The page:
As Blue Jays' Manoah experiences scare, clock keeps ticking toward trade deadline

Victor Reyes collected three hits, Willi Castro homered for the second straight game, and the Detroit Tigers defeated the Toronto Blue Jays 4-2.

TORONTO -- Over the past year, Matt Chapman’s gone from one extreme of the competitive cycle to the other and back again.

Last July, his Oakland Athletics were buyers at the trade deadline for a fourth straight season before tearing down their roster -- the difference-making third baseman among the subtractions -- once the lockout ended. With the Toronto Blue Jays, he’s back on a club looking to augment ahead of the Aug. 2 cutoff, curious as everyone else about what comes next.

“I feel like this is what I’m used to,” Chapman said before hitting his 19th home run in a 4-2 loss to the Detroit Tigers on Friday night. “If your team is in it, you should try to make yourself a little bit better because everybody else is doing that. We want to win and our goal is to win a World Series, so that’s exciting.

“I saw the Oakland thing coming, I just didn’t know when, and grateful that I came here and grateful that it happened at the beginning of the season. Getting traded in the middle of a season is probably a cluster of things. I’m happy, I’m settled and whoever we get, we’re going to be excited to have.”

Intrigue continued to build Friday about exactly who the Blue Jays just might get.

One line of thinking is that adding a top-flight leverage arm or two to the bullpen remains their biggest area of opportunity, both strengthening the depth behind closer Jordan Romano and fortifying the bridge to him.

But while George Springer leaving Thursday’s 5-3 win early with right elbow discomfort raised concern about the club’s lack of centre-field depth, a more alarming reminder of how tenuous the rotation is came in the sixth inning Friday when Alek Manoah was forced from his outing after a Jonathan Schoop comebacker mostly caught muscle around his right elbow.

The all-star righty doubled over in pain and circled the mound, waiting for the sting to ebb before a hushed gathering of 28,046. Head trainer Jose Ministral ran out and after an extended discussion, Tim Mayza was called in from the bullpen.

“(Ministral) asked where it got me, I showed him, he was like, 'Does it hurt?' And I said, 'I think it was more just the initial shock,'" recalled Manoah. "I said, 'Did we get the out?' He said, 'Yeah.' I said, 'OK, let me throw a couple more,' and he said, 'Are you crazy?' I said, 'No, I just want to keep pitching,' and he said, 'I think this is a good time for you to get out of here.'”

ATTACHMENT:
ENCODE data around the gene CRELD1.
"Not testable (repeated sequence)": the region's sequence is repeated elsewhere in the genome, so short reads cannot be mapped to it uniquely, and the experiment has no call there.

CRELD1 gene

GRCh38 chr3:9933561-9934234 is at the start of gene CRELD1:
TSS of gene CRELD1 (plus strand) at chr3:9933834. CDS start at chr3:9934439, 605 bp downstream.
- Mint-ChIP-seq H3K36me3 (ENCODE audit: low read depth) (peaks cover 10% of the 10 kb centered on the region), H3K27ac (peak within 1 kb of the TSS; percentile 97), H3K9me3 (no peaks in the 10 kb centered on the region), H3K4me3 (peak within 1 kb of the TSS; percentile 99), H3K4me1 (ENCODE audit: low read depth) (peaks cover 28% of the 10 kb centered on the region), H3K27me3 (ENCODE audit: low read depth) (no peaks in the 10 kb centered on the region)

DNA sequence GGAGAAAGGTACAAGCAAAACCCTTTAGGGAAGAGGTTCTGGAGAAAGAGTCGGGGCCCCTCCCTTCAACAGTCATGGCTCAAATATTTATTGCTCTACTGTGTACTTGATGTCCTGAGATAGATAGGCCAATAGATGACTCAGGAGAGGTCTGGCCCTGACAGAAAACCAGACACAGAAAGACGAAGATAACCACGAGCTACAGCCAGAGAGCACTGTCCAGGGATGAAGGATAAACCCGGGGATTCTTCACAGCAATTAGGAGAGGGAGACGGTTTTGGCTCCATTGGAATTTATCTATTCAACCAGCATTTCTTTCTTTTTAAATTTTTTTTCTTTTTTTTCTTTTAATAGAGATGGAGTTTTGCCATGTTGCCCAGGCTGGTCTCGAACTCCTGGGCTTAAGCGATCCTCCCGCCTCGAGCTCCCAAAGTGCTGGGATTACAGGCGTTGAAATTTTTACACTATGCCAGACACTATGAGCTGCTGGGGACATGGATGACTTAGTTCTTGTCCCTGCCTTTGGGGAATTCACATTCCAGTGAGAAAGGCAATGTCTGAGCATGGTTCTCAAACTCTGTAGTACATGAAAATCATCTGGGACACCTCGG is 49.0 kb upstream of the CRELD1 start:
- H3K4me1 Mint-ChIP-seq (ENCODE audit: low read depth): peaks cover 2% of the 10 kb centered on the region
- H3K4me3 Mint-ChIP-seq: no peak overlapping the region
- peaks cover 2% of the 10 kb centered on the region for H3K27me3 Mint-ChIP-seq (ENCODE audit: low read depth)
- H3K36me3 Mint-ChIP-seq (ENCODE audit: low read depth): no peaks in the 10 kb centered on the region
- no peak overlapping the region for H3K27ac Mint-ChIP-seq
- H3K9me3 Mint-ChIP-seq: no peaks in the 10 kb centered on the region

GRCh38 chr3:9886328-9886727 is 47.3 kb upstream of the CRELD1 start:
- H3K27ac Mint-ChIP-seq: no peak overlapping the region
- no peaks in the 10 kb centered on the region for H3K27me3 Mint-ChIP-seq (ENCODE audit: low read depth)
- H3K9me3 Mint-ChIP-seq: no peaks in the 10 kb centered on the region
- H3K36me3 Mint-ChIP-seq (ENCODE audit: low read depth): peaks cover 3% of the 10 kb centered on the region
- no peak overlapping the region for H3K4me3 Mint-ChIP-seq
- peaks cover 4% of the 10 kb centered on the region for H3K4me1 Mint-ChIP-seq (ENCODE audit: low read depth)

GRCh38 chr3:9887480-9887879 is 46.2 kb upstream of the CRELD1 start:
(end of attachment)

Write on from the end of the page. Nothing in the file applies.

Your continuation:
X-rays on Manoah later came back negative and he was diagnosed with an elbow contusion, a major exhale for the Blue Jays. They don’t yet know if he’ll be ready to make his next start, but that he felt well enough to lobby Ministral to stay in the game is a promising starting point.

“We’ll see how everything feels tomorrow and go from there,” said interim manager John Schneider.

As worrying a moment it was, overreacting isn’t a sound way to run any business.

But given the internal debate the Blue Jays are having on how to best support the club, the rotation is probably the area most exposed if there’s an injury, or if Yusei Kikuchi’s promising outing Thursday turns out to be more blip than bounce-back.

For that reason, anteing up for an elite starter may very well be the wisest course of action, even if that task became much more difficult after the Seattle Mariners acquired ace Luis Castillo late Friday night.

The Cincinnati Reds extracted four prospects, including the Mariners’ Nos. 1, 2 and 10 according to Baseball America, in the deal, underlying the prohibitive cost of starting pitching in a market that’s now far thinner.

Frankie Montas of the Oakland Athletics and perhaps Pablo Lopez of the Miami Marlins remain in play, and there may be an opportunity for a creative outfielder-for-Jose Urquidy framework with the Houston Astros.